Sramana Mitra: Let’s do another couple of use cases of your technology.
Sasha Gilenson: Another use case we have is about proactive prevention of problems. One of the frequent activities in IT and the development of agile methods is change transition – the release of a change into a productive environment. When you have a complex environment that is affected at multiple points all the time, one of the big questions is, “How do we ensure that these transitions are implemented accurately and correctly?” Part of the use case, what we call release validation, is ensuring that the transition between environments leaves those environments consistent. When a change is introduced into a productive environment, it shall essentially perform as it was planned and tested. This way you maintain visibility and control after the changes done to the environments when you have automated processes.
SM: How do you ensure that in this particular use case?
SG: All environments are different. If you speak about IT, you have different types of environments: Preproduction environments, production environments, etc. Essentially, the configuration could be different across those. You have millions of attributes. If you compare these environments, you get huge numbers of differences between them. If you look at them on a granular level, you will see that. We need to apply analytics to see which of the changes resulting from the transition could be relevant or could impact the performance of the environment, which ones are irrelevant, and which ones are expected. This must happen in order for them to function successfully. It takes massive amounts of data, and we are reducing them to the ones that really matter.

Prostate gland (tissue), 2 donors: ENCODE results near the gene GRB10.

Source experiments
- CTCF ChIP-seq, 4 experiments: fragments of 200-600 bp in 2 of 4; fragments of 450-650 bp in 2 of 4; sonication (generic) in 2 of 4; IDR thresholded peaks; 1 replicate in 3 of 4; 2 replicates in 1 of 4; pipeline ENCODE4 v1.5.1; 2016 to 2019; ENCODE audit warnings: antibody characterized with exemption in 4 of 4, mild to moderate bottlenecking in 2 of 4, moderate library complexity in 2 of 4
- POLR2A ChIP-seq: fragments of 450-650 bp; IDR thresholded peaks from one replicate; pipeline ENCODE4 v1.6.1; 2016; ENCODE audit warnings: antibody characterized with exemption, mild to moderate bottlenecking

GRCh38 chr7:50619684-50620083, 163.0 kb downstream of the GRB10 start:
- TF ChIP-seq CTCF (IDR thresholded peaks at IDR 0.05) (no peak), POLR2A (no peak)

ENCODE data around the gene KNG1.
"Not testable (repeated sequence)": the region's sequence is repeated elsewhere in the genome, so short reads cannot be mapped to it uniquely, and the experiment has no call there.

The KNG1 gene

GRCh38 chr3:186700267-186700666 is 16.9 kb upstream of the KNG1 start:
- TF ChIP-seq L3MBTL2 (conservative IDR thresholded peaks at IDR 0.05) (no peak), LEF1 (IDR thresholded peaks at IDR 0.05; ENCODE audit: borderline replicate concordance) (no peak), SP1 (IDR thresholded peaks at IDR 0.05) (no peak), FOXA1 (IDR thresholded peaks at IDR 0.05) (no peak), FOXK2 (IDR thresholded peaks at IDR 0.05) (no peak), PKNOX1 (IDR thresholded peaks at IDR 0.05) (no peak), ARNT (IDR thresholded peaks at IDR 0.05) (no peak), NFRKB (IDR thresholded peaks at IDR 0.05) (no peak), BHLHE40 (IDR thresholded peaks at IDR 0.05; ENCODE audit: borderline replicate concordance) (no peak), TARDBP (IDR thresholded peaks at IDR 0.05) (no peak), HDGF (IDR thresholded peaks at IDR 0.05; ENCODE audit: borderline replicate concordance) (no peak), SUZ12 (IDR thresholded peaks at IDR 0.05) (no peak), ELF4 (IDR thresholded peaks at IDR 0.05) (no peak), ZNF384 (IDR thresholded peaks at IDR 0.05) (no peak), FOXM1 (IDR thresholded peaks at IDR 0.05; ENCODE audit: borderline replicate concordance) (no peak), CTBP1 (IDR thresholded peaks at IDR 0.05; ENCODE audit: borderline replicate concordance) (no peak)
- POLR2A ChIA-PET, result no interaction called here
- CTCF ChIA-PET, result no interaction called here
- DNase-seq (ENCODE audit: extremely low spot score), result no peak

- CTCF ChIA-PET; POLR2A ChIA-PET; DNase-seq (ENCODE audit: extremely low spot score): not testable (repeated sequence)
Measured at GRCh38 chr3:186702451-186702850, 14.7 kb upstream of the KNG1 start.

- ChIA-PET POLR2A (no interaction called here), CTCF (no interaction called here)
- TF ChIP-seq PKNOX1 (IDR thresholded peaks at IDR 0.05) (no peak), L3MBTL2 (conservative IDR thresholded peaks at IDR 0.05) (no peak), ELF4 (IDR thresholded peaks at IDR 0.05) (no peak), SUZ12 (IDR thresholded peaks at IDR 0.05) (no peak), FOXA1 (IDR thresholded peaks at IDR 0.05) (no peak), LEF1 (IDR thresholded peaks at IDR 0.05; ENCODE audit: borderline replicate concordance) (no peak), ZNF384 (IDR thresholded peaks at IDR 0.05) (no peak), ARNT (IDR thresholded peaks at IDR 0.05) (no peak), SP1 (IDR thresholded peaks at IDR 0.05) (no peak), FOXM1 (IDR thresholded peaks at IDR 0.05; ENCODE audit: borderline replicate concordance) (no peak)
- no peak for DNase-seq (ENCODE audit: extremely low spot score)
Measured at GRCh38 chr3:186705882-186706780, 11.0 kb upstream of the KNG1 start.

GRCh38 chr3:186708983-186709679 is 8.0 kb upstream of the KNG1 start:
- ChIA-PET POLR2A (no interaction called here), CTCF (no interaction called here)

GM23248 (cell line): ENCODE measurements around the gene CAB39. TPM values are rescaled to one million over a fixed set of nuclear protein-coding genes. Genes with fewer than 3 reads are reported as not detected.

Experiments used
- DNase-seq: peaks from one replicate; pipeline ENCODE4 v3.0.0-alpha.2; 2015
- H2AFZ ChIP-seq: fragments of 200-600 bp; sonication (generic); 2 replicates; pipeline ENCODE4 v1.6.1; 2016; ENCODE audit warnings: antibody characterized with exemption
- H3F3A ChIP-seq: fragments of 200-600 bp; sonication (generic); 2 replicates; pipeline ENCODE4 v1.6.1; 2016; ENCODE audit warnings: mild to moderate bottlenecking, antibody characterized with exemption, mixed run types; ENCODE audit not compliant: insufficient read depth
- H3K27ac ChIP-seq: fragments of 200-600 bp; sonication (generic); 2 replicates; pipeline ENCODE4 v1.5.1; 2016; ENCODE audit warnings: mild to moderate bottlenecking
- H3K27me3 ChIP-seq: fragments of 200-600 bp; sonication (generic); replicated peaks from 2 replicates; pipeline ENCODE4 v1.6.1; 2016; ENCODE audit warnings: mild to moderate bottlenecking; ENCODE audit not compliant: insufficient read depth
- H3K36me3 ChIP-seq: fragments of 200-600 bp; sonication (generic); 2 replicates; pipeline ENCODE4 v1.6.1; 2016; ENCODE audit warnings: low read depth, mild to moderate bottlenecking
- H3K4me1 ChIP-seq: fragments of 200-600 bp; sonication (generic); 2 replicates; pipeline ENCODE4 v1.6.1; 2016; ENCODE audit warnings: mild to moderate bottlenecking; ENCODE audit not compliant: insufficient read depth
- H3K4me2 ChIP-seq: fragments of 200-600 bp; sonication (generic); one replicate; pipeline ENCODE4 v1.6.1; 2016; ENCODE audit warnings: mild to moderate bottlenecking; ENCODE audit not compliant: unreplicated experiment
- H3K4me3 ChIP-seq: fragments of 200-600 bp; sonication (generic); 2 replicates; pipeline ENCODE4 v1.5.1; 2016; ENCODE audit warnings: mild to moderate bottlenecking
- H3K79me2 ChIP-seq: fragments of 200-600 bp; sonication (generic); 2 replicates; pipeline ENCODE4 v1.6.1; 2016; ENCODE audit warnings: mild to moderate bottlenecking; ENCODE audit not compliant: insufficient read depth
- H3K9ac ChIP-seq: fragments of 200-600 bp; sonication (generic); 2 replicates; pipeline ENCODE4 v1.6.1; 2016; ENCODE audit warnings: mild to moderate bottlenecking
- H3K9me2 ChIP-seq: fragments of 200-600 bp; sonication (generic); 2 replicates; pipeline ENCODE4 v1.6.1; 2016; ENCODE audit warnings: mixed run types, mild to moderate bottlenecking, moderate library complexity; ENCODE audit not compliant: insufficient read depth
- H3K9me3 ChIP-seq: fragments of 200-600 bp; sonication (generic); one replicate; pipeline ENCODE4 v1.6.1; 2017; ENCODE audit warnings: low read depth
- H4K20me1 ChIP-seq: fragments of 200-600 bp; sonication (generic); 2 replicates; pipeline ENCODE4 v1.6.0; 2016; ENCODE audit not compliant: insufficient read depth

SM: How far are we from self-correcting systems? If you can figure out where there might be problems, and if you can manually diagnose based on certain heuristics, conceivably you can put in a layer of machine learning on top of that and start being able to self-correct or prevent problems. How far are we from that?
SG: What we see on the market is that there are tools that make the first steps for self-healing. One of the things you need to have for successful self-healing is to know what is wrong. That is something we are providing. To answer your question: not so far. Things are still very complex for automatic remediation, but we do see that a significant number of issues can be self-healed in the near future.
SM: I can imagine that the future of this industry is in that self-healing system, right?
SG: It is making a complete loop. Essentially it starts with automating change innovation, change transition, change analysis, and then remediation or healing.
SM: Tell me a bit about how you built your company. Are you the founder?
SG: I am.
SM: And where are you located?
SG: I am located half the time in Israel, where our development center is, and half the time in Jersey City, where our headquarters are.